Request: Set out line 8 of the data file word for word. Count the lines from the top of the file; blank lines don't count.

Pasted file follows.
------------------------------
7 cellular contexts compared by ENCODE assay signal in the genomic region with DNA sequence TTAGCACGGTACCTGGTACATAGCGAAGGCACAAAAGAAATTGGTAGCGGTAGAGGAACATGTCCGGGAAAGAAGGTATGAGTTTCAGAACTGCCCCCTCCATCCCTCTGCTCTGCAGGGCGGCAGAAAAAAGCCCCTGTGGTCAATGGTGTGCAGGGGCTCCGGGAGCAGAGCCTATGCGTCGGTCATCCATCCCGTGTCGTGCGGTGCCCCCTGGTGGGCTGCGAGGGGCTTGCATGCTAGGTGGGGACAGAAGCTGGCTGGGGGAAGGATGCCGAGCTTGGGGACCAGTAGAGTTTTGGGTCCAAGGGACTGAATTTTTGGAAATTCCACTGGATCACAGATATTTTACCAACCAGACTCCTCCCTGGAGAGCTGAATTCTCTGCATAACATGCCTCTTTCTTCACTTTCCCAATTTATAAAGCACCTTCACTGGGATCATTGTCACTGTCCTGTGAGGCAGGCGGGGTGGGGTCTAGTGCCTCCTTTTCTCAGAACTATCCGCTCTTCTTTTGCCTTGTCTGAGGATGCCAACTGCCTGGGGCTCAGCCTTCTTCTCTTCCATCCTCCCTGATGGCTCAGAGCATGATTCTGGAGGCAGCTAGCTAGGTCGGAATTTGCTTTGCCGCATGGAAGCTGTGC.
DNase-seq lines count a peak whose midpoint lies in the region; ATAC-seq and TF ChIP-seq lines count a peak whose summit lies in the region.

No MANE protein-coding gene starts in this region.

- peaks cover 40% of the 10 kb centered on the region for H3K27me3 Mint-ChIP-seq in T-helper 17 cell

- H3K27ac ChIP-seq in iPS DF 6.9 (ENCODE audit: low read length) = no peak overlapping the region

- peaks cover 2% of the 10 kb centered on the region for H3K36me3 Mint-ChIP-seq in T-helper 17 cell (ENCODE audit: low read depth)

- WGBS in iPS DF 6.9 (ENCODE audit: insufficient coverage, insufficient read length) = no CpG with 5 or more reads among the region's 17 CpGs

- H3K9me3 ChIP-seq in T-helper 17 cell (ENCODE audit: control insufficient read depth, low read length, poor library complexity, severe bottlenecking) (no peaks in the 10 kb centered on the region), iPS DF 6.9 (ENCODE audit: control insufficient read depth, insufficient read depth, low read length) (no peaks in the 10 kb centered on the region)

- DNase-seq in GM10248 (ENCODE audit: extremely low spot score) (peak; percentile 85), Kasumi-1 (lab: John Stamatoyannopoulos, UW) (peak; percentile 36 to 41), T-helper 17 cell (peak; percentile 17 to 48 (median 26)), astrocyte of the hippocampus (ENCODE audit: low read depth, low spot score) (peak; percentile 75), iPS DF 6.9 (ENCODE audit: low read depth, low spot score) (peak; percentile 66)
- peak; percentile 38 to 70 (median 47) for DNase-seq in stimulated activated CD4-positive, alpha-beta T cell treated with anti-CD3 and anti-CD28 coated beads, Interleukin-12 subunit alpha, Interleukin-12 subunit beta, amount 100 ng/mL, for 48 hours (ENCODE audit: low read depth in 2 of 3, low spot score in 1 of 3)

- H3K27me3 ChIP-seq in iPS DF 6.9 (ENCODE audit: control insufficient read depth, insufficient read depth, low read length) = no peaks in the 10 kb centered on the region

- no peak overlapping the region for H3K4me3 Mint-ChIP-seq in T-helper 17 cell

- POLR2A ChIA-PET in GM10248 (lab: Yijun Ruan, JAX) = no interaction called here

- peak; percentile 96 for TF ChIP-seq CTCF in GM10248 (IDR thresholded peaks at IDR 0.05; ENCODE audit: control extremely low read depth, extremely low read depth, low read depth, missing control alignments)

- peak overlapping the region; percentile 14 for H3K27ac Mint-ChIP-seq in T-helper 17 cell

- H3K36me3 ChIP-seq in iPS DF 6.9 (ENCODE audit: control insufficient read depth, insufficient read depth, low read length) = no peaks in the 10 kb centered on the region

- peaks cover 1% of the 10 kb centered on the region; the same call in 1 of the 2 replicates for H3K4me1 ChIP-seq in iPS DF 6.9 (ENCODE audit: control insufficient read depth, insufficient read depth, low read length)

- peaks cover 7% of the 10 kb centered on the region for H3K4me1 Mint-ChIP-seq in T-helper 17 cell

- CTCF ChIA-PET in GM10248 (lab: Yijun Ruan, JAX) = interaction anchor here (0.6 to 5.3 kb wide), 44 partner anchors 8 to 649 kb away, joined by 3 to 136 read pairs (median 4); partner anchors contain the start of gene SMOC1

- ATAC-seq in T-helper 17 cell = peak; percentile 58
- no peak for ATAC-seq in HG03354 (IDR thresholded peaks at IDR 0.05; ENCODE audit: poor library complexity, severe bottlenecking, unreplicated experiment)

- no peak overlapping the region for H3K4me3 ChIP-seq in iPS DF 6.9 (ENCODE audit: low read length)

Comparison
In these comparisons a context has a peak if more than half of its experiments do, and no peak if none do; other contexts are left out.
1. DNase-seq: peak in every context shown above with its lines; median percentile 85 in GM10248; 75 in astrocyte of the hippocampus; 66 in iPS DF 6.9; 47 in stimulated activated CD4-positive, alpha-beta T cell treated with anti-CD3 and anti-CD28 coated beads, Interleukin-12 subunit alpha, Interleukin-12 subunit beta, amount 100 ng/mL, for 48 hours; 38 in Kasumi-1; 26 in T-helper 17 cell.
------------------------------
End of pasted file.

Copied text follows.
- H3K9me3 ChIP-seq in T-helper 17 cell (ENCODE audit: control insufficient read depth, low read length, poor library complexity, severe bottlenecking) (no peaks in the 10 kb centered on the region), iPS DF 6.9 (ENCODE audit: control insufficient read depth, insufficient read depth, low read length) (no peaks in the 10 kb centered on the region)